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Michael Barry: Grime and Grease

Arriving home, I pull off my sweater. The scent of the workshop has woven its way into the fabric: grease, paint, rubber, flux, and oil. In the aromas, I can identify each distinct chemical, but together they mean only one thing. I inhale for half a second as I pull off the sweater. To me, it is the aroma of bikes being built and torches with flames heating tubes in the hands of craftsmen wearing dark glasses and royal blue aprons. It is the smell of fresh paint, ball bearings being carefully placed in cups of white grease, and tubulars being glued to new rims.

Above Photo: Walter Lai

An hour before, while working on the bike, the odor was unnoticeable. I was immersed in it. Now, at home, the shop aromas clash with the manufactured floral scents of laundry soap, shampoos, and household cleaners. I’ve scrubbed my hands, repeatedly, but they’re still stained black. The darkness of grime also marks the lines on my hands, like reverse fingerprints, etching the crevasses, and accentuating the callouses formed over thousands of hours by gripping brake levers tight, while climbing, while sprinting, while holding my bars as my bicycle bounced beneath me on cobbles.

Those callouses were formed in what now seems like another life, when I rode in the guts of the professional peloton. Now, back in my hometown of Toronto, on occasion I ride to and from my father’s bike shop, as I did as a boy, before I went overseas to chase dreams.

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Photo: Walter Lai

Even though there are few comfortable chairs in my father’s shop, just old wooden stools with cracked tops, it is like a second home to me, and still brings me comfort and a sense of belonging after all these years. Almost daily, my father who is retired and 75, still goes to his workshop. His retired friends come by to chat about bikes over cups of tea and then to restore, build, and tinker. Many people retire and never again return to their chosen profession. Burned out, they close one chapter of life and carry as little of it as possible into retirement. For my father and his friends, who are all passionate craftsmen, being around bikes, working with metal, fixing, and building continue to bring satisfaction.

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While racing in Europe with a pro team that fixed my bike and made it glisten, I grew distant from my father, the shop, and my roots. It has been fifteen years or more since my hands were a deep black with grease and grime.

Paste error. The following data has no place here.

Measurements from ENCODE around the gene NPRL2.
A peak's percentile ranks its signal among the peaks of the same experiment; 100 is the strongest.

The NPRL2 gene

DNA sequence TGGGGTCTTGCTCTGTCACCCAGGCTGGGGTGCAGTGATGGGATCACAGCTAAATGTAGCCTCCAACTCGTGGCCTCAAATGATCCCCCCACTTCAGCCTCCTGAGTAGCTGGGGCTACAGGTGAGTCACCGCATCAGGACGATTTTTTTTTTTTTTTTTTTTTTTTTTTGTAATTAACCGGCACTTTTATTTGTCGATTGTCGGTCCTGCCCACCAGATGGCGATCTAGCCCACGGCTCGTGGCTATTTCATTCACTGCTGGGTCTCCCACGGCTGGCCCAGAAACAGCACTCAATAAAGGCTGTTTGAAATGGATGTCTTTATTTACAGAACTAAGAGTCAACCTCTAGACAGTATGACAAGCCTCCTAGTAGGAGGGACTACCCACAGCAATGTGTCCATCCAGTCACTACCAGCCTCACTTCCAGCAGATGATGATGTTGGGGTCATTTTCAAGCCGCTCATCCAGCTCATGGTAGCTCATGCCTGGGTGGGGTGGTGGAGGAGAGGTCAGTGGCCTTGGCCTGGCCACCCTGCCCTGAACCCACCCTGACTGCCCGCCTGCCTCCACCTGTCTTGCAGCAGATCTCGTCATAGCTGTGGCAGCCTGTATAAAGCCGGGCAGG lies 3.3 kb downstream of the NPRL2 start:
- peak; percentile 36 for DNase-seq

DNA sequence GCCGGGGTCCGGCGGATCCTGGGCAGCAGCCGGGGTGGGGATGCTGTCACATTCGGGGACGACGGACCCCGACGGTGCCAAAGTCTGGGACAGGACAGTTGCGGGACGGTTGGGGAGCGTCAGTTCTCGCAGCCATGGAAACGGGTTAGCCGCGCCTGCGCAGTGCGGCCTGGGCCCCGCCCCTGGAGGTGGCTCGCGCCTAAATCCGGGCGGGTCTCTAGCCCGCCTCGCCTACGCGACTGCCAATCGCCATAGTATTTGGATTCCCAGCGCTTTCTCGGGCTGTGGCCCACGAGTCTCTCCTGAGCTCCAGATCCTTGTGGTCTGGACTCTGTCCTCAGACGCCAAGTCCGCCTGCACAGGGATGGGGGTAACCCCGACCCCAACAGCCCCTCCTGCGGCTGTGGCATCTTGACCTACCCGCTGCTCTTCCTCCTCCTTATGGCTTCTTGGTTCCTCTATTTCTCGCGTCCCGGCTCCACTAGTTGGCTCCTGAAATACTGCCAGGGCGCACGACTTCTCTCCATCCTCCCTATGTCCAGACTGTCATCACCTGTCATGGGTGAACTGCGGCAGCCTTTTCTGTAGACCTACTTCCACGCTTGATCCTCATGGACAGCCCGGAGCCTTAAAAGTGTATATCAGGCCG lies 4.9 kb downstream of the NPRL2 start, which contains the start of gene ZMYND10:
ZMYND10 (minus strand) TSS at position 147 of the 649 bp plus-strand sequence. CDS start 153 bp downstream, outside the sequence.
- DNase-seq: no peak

Professionals may occasionally work on their bikes at home, but at the races, the mechanics work on them with care, precision, and meticulous attention to detail. The riders stand back and watch. Most mechanics are pro cycling fans. Knowing the bikes they build, repair, and maintain can make the difference between winning and losing in a Classic or Tour, they work with passion. Not only do they feel the pressure to build an infallible, lightweight, highly-functional, winning bike, but more critically, they are also responsible for a rider’s life—a poorly glued-on tubular can send a rider careering into a stone wall, while a broken fork can send him crashing head-first onto pavement. These are the fears with which they live. But they can also take true pleasure in every victory, as they are an integral part of it.

From my hotel room, I’d occasionally glance at the mechanics through the window as they worked away into the night. Each of them had their own routine, developed over time. I took comfort from the sound as they ran through the gears, pumped the tires, and spun the wheels. Perhaps it was because I had grown up immersed in a similar environment.

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In the biopic La Course en Tete, Eddy Merckx sits with the mechanics as they work on the bikes. In those images, he appears relaxed and comfortable, distant from the pressures of the race. In a moment of free time, before dinner and after a massage, I’d often walk with a teammate through the hotel parking lot, where the team trucks and buses were lined in rows. Wiggo, Mick Rogers, Jez Hunt, or a handful of others who loved being around the bikes, would join me. Around the trucks, there were often a few kids who had come by after to school to watch the mechanics. The vibrant colours and branding of the vehicles attracted a young cycling fan’s eye like candy. Our bikes were objects of their dreams. The generators revved as hoses blasted out water to blow off the grime from the day’s race. We hung around the truck, chatted, and watched. After relaxing around the bikes, we would thrash ourselves on the following day.

For both the athlete and the craftsmen, the bicycle is the tool with which they apply their trade and express their passion. Some mechanics rarely ride, and some cyclists rarely get their hands dirty. But we all share the same bond.